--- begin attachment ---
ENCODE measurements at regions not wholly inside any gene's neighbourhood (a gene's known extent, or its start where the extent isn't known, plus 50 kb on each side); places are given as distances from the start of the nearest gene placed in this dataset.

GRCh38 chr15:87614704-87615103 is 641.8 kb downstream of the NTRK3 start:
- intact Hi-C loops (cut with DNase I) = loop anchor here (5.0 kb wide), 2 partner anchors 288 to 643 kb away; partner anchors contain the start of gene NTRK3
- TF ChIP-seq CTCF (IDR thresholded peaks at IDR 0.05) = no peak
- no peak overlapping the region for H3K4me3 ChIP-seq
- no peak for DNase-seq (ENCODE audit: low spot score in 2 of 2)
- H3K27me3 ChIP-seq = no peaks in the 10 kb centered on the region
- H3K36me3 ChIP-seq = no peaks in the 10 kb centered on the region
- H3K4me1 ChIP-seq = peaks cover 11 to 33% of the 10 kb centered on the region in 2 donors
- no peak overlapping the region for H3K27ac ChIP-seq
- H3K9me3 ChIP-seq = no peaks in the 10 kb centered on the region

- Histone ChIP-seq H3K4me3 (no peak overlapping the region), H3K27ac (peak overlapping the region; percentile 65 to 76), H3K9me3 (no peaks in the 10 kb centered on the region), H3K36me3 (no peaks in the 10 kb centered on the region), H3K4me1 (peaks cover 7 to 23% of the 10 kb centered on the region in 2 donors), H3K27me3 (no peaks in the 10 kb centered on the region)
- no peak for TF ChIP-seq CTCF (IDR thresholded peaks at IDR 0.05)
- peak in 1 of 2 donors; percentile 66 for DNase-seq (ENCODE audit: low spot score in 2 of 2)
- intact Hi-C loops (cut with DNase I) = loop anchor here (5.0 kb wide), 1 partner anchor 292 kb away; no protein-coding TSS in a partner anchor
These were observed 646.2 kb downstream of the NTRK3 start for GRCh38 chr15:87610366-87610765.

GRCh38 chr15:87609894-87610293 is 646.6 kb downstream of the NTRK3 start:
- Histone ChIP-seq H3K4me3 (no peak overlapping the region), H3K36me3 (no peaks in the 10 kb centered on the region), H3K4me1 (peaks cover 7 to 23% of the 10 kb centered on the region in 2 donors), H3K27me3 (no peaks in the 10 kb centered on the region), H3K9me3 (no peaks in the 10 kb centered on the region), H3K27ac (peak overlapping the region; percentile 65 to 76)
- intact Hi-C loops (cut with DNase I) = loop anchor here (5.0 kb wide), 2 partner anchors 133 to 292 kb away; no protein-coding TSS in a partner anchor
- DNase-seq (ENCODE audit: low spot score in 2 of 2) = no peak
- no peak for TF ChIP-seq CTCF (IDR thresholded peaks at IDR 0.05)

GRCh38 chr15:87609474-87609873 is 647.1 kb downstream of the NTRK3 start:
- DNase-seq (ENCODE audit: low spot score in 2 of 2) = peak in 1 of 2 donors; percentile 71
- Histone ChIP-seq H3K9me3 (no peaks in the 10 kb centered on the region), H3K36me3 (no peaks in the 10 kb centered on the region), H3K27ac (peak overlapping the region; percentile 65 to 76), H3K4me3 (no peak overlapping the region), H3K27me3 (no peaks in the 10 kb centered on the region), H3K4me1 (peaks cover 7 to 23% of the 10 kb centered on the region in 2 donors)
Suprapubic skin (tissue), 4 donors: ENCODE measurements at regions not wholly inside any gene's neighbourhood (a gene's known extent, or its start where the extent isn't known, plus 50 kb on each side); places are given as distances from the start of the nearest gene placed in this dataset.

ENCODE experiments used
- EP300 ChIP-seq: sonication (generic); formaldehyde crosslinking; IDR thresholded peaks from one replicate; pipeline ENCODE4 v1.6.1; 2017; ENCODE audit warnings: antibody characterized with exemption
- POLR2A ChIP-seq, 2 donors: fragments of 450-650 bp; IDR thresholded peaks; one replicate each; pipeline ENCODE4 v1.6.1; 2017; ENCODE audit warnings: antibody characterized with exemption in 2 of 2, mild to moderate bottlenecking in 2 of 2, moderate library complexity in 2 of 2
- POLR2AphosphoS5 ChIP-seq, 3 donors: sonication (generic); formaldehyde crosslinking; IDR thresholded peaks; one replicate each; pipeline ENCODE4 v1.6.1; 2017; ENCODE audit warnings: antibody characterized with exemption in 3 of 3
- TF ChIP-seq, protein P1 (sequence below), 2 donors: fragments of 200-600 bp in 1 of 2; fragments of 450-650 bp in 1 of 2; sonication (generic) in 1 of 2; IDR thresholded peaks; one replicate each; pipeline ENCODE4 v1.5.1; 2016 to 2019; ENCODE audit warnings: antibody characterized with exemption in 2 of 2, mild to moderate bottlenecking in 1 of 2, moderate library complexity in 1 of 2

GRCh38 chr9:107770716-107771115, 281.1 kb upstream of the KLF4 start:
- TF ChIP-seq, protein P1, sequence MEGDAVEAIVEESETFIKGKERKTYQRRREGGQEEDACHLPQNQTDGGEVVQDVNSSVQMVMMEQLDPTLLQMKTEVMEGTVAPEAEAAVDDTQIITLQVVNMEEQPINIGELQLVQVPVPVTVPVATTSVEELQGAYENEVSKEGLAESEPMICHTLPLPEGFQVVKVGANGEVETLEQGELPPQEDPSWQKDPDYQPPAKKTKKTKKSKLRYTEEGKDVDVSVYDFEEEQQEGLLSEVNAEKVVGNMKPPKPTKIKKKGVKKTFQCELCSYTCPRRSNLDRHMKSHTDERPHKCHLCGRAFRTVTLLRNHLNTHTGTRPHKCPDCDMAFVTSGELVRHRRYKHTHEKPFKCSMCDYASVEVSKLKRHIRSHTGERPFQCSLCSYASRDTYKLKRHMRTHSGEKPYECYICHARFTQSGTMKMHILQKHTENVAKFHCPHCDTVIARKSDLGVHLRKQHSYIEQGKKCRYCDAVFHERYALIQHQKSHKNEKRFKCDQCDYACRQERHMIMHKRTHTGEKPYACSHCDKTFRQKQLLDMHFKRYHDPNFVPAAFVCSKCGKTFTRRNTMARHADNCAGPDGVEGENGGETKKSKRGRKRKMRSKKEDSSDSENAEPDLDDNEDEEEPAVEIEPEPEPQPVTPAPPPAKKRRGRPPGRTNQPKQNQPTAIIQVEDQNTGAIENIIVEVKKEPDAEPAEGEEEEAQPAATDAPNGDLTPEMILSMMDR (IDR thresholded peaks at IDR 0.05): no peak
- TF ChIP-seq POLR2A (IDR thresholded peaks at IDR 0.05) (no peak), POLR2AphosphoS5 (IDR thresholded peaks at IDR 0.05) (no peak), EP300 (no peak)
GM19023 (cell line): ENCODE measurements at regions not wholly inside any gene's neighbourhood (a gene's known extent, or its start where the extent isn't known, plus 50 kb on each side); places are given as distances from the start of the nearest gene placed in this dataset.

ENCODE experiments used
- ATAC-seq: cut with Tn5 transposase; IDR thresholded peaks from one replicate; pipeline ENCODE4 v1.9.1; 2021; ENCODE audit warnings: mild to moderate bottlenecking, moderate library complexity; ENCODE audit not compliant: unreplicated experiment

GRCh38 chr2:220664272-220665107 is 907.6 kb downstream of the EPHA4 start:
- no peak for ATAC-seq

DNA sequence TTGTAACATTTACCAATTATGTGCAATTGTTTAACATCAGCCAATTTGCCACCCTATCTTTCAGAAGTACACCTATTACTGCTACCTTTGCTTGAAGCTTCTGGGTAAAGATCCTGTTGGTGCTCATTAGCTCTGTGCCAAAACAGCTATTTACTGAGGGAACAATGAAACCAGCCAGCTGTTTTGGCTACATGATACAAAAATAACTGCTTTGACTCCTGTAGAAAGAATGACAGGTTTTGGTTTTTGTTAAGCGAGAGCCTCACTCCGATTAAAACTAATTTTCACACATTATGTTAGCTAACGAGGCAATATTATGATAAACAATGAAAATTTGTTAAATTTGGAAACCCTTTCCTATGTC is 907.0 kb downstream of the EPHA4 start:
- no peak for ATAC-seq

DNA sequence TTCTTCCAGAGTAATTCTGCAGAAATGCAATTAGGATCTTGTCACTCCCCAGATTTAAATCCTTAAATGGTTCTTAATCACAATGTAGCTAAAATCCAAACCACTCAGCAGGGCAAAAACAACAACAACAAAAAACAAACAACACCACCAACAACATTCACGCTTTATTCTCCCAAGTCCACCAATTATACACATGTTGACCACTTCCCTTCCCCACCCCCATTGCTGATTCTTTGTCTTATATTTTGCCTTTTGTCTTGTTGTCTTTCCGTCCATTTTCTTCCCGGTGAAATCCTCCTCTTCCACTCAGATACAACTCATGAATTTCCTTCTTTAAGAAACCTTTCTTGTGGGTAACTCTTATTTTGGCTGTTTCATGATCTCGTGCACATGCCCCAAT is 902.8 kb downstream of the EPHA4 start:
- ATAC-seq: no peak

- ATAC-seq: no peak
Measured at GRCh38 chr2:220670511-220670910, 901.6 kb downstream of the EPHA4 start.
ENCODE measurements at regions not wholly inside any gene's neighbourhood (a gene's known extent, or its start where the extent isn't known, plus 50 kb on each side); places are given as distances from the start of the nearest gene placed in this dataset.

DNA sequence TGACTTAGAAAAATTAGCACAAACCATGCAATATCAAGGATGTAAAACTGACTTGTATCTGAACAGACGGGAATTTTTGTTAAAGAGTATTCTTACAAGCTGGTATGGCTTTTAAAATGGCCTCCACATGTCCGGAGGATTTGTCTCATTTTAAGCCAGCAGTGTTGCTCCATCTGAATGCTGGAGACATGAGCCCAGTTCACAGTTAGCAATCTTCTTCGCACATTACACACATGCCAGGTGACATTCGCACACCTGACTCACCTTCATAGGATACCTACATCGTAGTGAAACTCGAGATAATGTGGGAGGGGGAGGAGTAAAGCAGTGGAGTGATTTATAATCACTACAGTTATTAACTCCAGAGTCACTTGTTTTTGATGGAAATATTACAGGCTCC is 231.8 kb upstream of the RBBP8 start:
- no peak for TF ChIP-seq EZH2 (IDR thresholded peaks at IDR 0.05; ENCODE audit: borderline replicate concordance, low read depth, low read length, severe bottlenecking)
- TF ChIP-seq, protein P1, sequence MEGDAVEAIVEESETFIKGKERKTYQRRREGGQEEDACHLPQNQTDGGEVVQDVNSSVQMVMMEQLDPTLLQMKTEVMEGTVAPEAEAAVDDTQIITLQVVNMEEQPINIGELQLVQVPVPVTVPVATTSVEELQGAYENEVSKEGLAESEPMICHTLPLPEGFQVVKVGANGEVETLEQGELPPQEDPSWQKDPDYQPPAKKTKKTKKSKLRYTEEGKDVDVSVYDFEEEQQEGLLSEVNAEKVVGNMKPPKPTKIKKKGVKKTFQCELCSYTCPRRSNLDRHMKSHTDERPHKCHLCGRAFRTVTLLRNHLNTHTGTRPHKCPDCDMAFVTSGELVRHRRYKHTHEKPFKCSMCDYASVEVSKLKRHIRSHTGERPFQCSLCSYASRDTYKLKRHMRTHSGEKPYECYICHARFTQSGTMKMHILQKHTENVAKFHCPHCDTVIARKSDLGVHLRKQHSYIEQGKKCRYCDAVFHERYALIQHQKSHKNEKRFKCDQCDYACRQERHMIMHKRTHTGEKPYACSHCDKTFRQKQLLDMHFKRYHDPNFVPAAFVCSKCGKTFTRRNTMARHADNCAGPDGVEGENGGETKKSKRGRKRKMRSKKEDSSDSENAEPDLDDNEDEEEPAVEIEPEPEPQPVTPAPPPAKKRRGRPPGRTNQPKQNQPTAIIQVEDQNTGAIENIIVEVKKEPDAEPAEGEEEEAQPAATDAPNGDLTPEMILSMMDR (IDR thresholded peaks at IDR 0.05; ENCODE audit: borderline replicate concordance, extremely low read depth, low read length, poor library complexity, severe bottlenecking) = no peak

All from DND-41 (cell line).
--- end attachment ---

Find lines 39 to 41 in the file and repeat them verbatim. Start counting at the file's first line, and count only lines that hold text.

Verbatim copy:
DNA sequence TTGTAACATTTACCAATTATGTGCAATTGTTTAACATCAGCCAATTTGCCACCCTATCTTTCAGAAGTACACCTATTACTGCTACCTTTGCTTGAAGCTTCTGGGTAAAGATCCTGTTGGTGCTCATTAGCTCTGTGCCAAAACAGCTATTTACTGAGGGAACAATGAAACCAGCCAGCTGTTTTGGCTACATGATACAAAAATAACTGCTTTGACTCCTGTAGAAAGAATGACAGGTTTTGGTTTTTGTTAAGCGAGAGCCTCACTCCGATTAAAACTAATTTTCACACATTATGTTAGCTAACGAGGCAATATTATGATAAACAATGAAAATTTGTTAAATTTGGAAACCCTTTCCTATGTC is 907.0 kb downstream of the EPHA4 start:
- no peak for ATAC-seq

DNA sequence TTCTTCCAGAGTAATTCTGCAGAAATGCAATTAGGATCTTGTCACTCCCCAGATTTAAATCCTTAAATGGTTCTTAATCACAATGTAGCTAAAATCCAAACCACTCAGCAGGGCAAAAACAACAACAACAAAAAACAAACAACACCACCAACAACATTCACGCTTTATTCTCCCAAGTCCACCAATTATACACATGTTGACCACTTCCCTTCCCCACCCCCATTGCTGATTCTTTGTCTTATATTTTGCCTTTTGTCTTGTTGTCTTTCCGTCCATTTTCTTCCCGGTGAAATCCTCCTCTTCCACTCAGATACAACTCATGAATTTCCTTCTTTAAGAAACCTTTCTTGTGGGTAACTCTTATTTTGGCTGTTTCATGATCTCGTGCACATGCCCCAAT is 902.8 kb downstream of the EPHA4 start: